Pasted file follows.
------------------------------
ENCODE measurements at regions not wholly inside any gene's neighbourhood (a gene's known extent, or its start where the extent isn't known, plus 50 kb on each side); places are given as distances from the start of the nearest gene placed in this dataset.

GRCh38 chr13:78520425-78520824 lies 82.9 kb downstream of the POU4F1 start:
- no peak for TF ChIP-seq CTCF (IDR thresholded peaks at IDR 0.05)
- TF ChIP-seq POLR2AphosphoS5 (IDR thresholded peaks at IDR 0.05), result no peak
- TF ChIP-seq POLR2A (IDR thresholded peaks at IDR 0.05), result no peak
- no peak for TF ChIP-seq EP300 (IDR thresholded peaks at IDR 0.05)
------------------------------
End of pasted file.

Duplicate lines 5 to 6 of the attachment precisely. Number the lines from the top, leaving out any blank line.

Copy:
- TF ChIP-seq POLR2A (IDR thresholded peaks at IDR 0.05), result no peak
- no peak for TF ChIP-seq EP300 (IDR thresholded peaks at IDR 0.05)